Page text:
You Ought to Have a Look is a feature from the Center for the Study of Science posted by Patrick J. Michaels and Paul C. (“Chip”) Knappenberger. While this section will feature all of the areas of interest that we are emphasizing, the prominence of the climate issue is driving a tremendous amount of web traffic. Here we post a few of the best in recent days, along with our color commentary.
Here are a couple of items from around the web that caught our eye this week:
The first is an analysis of recent climate model performance undertaken by Steve McIntyre over at his now-famous “Climate Audit” blog. (Recall that McIntyre began his blog as a place to carefully examine—”audit”—the now infamous “hockeystick” representation of the earth’s surface temperature history of the past millennium or so.) In his latest post, McIntyre compares climate model predictions against real-world observations of the earth’s temperature over the past several decades—a task that is near and dear to our own hearts. (We have been in San Francisco this week at the annual fall meeting of the American Geophysical Union presenting a poster on a similar topic.)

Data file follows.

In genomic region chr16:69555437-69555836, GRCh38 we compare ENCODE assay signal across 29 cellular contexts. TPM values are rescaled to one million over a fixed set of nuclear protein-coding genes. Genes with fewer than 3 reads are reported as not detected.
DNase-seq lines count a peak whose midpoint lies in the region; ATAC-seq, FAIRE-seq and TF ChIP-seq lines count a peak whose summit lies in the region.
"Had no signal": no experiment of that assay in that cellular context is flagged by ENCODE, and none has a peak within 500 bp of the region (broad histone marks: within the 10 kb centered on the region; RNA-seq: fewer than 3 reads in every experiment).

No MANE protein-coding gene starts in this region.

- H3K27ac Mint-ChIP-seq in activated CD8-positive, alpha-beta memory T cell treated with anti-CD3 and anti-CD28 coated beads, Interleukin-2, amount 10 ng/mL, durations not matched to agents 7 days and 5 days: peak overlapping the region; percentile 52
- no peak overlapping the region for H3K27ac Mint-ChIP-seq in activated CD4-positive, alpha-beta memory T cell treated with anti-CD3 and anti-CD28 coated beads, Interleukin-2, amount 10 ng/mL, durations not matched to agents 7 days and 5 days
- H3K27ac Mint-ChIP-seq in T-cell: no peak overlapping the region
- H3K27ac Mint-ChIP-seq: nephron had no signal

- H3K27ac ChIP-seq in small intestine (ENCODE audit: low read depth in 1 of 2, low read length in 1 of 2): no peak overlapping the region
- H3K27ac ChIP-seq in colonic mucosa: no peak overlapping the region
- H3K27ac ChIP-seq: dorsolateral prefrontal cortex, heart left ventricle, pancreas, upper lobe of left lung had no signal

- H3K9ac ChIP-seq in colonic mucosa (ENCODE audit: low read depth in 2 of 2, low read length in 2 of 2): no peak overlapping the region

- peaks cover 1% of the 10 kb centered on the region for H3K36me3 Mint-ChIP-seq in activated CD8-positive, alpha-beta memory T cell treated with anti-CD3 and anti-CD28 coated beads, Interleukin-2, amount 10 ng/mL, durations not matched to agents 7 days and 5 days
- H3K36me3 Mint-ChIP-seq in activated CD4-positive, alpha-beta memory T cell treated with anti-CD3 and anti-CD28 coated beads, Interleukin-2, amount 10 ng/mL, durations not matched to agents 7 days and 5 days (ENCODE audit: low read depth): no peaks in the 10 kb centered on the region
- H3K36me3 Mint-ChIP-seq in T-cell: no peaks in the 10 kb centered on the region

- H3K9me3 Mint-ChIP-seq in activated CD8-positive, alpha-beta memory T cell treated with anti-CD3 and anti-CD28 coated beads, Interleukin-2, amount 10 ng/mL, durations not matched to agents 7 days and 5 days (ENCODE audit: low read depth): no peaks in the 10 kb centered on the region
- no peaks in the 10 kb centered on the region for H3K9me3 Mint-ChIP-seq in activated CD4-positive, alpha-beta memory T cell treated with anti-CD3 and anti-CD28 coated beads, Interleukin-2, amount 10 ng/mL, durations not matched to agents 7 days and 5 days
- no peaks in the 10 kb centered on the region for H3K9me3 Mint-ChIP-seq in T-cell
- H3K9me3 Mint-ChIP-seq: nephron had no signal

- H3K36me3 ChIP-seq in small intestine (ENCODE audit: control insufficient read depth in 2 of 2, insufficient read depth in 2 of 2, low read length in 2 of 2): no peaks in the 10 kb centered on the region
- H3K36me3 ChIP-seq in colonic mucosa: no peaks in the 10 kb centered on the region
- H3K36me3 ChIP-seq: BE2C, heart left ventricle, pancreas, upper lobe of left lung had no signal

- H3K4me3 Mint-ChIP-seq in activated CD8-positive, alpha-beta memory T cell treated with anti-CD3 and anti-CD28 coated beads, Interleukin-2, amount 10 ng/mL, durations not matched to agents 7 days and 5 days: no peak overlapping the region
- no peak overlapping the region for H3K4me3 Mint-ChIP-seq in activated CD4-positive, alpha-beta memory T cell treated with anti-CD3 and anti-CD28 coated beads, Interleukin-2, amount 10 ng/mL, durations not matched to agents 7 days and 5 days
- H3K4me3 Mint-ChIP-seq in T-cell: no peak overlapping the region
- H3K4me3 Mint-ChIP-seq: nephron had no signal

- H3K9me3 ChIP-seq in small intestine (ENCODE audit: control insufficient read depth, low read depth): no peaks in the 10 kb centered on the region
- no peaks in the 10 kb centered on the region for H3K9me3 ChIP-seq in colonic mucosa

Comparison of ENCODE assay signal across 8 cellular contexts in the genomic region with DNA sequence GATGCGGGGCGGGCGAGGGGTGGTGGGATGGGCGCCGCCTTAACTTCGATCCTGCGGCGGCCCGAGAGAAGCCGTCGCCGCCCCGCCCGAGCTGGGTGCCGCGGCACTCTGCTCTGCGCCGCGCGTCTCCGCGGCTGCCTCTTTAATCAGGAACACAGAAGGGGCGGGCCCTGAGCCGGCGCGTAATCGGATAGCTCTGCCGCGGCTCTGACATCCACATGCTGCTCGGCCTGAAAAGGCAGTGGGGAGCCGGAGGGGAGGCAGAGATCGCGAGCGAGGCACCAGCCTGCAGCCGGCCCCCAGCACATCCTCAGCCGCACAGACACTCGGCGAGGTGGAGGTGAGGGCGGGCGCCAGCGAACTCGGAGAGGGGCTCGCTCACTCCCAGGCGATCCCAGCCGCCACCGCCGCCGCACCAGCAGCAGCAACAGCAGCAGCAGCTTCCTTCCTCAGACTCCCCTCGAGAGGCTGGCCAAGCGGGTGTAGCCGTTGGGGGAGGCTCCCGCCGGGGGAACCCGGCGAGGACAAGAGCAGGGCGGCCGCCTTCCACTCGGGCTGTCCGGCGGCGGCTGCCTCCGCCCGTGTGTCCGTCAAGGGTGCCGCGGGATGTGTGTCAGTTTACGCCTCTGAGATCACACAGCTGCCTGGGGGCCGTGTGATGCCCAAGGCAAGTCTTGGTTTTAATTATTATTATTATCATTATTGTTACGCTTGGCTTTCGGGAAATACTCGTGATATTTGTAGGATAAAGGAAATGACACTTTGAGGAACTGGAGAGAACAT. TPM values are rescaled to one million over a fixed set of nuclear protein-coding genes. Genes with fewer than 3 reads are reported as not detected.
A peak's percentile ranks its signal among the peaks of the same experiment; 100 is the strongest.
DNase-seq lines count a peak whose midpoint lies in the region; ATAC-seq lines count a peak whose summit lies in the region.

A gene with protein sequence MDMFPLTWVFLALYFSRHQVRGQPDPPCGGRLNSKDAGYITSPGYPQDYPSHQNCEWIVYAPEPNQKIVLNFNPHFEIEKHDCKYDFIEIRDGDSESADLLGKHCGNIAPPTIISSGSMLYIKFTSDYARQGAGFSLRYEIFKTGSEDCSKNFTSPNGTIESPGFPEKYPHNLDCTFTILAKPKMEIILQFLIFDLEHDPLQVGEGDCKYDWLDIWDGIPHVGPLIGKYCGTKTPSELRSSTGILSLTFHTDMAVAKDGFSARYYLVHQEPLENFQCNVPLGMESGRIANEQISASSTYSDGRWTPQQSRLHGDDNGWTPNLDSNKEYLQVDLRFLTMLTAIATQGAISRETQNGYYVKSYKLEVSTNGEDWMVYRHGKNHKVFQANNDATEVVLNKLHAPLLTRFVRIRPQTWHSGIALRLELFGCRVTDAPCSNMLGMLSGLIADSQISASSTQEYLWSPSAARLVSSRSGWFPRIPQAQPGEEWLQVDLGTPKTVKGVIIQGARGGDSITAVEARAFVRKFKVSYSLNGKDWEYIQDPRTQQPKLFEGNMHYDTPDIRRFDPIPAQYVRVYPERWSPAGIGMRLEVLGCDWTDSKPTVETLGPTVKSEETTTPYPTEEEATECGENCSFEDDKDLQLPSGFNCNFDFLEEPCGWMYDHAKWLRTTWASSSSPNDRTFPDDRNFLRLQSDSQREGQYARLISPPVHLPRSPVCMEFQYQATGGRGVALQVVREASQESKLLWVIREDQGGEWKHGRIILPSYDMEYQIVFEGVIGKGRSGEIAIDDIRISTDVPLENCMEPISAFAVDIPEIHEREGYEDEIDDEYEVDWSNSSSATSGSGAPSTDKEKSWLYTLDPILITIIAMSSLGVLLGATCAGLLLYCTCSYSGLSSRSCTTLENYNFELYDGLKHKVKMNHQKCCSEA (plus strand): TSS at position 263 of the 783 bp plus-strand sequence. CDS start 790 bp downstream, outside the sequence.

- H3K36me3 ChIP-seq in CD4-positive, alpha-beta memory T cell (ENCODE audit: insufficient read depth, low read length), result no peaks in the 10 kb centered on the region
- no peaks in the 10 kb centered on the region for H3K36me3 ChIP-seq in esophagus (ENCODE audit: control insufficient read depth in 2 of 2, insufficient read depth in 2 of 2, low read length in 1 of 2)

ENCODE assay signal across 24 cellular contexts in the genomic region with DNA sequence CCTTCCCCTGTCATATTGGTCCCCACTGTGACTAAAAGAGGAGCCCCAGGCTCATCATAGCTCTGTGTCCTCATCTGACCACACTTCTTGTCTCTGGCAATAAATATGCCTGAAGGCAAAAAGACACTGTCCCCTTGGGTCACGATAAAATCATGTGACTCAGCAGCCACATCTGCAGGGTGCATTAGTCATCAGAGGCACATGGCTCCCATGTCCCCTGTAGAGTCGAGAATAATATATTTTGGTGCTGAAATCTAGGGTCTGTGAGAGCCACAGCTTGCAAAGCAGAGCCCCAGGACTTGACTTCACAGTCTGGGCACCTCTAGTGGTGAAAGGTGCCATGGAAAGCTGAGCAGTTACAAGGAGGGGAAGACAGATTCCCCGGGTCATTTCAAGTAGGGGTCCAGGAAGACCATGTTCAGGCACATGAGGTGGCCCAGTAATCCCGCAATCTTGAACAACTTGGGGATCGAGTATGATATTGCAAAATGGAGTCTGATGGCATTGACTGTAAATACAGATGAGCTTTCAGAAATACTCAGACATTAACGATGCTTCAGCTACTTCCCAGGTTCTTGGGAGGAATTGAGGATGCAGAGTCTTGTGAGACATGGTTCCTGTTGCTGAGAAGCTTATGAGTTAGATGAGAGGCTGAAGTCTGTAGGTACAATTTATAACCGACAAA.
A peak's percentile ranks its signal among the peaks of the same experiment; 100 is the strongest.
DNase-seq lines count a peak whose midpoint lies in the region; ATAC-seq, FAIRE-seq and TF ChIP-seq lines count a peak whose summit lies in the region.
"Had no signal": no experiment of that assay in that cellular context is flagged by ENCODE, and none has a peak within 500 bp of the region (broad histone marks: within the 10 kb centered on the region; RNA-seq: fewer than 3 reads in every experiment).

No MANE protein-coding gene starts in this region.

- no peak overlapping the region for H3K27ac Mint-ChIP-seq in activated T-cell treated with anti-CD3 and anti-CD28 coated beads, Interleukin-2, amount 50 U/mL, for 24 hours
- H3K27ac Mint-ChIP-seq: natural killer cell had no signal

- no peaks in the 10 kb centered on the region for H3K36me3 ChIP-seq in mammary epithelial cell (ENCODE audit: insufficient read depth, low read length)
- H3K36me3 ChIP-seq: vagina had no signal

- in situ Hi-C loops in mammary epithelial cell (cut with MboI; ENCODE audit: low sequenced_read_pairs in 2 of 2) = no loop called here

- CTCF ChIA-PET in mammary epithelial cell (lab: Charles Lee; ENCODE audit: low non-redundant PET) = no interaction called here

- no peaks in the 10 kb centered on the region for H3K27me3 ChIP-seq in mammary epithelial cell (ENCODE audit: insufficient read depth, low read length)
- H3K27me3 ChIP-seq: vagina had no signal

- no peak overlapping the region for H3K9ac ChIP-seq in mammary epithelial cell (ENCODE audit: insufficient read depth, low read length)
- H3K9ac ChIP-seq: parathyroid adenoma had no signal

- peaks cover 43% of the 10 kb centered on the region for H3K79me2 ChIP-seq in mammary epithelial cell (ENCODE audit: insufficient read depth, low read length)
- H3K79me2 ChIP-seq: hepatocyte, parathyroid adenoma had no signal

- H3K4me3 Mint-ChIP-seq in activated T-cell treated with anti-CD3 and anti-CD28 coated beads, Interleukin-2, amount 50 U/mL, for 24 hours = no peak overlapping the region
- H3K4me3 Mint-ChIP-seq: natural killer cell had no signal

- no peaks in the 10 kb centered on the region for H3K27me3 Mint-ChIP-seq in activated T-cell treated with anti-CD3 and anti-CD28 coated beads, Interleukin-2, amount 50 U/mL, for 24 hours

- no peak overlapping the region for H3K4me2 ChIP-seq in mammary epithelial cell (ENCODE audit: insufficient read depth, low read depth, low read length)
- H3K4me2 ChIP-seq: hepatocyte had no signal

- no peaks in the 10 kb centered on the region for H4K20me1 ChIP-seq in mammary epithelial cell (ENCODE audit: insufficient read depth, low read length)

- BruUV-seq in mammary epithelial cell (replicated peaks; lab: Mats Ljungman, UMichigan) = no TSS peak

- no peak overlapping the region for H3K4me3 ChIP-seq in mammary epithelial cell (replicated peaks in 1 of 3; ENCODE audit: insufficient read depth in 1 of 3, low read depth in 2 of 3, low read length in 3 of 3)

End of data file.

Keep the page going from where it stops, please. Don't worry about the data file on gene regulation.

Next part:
McIntyre finds the discrepancy between models and reality to be “unprecedented” and described the results of his examination:
Equally noteworthy however—and of greater interest to [Climate Audit] readers where there has been more focus on model-observation discrepancy—is that the overheating discrepancy between models and surface temperatures in 2014 was the fourth highest in “recorded” history and that the 5 largest warm discrepancies have occurred in the past 6 years. The cumulative discrepancy between models and observations is far beyond any previous precedent. This is true for both surface and satellite comparisons.
If this all sounds familiar, it’s because we reached a similar conclusion ourselves in our recent post, “Record Global Temperature—Conflicting Reports, Contrasting Implications,” where we noted:
For the past 16 straight years, climate models have collectively projected more warming than has been observed.